Lord Wright of Richmond: Did the Minister see a letter in the Financial Times yesterday, saying that Raqqa is in Syria and reminding its readers that the Syrian regime bears a heavy responsibility for the clearance of ISIS from the city? Does he agree?
Lord Wright of Richmond: My Lords, in her first reply, the Minister appeared to confirm the Government’s support for a two-state solution. Can she therefore confirm that the Government are now in favour of recognising the state of Palestine, and if not, why not?
Lord Wright of Richmond: My Lords, now that most of Syria’s major cities are effectively under the control of the Syrian regime, do the Government have plans to consider reopening a diplomatic presence in Damascus?
Lord Wright of Richmond: My Lords, in view of a rather more positive interpretation of what the Foreign Secretary told the committee of the noble Lord, Lord Howell, can the Minister tell us whether the Foreign Office is considering any installation of a diplomatic presence in Damascus?
Lord Wright of Richmond: Can the Minister confirm nevertheless that the Government are still firmly in favour of a two-state solution to the Arab-Israel question? Can she add to her explanation why the British delegate to the meeting in Paris—and, indeed, the Foreign Secretary himself, at a meeting of his European Union colleagues—both failed to go along with a statement in support of the two-state process?
Lord Wright of Richmond: My Lords, having looked again at my interventions in the House on 24 September 2002 and 18 March 2003, warning, as many noble Lords did, against the military invasion of Iraq, I shall resist the temptation to claim the obvious. Sadly, there is no sign in the Chilcot report that any of the powerful interventions in this House—many of them spoken with much greater authority than mine, and...
Lord Wright of Richmond: My Lords, does the Minister agree that, in addition to the need for generosity towards Syrian refugees, it is important that we and our existing European partners use our diplomatic strength to help the Syrians and others to reach a solution to this dreadful civil war in the hope that some refugees will start to return to their beloved country?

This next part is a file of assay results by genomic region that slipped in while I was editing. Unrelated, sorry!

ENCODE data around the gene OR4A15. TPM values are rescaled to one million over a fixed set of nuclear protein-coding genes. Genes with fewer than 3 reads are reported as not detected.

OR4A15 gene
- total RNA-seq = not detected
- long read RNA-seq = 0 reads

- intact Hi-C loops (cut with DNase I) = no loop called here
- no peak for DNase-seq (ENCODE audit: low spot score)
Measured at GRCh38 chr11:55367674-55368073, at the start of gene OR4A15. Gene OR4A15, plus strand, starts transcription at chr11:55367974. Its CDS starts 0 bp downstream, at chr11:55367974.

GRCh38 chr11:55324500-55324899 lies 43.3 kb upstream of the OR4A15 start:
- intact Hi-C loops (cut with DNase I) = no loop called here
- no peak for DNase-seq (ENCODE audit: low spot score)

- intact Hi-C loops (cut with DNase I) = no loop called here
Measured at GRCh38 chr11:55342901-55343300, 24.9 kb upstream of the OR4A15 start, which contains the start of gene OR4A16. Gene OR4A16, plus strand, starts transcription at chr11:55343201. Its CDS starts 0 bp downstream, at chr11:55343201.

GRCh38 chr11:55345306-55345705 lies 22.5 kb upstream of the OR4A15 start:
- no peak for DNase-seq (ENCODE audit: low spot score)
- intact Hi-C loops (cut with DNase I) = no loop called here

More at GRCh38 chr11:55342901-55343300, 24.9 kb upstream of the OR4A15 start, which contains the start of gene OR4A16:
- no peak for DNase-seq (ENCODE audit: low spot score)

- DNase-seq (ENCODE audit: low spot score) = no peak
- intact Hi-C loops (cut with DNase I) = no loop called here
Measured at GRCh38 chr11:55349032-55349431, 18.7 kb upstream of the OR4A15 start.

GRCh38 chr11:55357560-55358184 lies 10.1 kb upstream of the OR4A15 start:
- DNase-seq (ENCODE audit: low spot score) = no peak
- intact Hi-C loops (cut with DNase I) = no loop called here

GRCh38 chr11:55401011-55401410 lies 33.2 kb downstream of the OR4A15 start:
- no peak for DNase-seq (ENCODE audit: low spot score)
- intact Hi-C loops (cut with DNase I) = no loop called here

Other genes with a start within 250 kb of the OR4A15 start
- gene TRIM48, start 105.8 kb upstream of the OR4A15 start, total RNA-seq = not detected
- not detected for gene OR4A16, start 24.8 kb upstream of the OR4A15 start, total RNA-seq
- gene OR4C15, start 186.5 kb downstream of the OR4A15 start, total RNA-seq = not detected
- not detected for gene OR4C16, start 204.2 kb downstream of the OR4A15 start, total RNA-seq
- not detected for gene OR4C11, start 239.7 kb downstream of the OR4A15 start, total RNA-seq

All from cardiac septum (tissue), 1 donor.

Lord Wright of Richmond: My Lords, in a debate on recruitment and assessment services in March 1996, I detailed the needs of the Diplomatic Service for public servants with, “a high degree of loyalty, integrity, impartiality, stability of character, intelligence and linguistic aptitude”.—[ Official Report, 8/3/1996; col. 558.] Does the Minister agree that all these qualities are still of primary importance?
Lord Wright of Richmond: Remembering from a past existence the occasional experience of addressing envelopes to Lord Mountbatten of Burma, should departments perhaps be advised to limit the number of awards that they give to each person?
Lord Wright of Richmond: My Lords, I think the Minister is probably too young to have been in the House when Lord Dahrendorf was here. He once said—I think in this House but certainly in writing—that anybody who has not changed his mind in the last 10 years has probably not been thinking.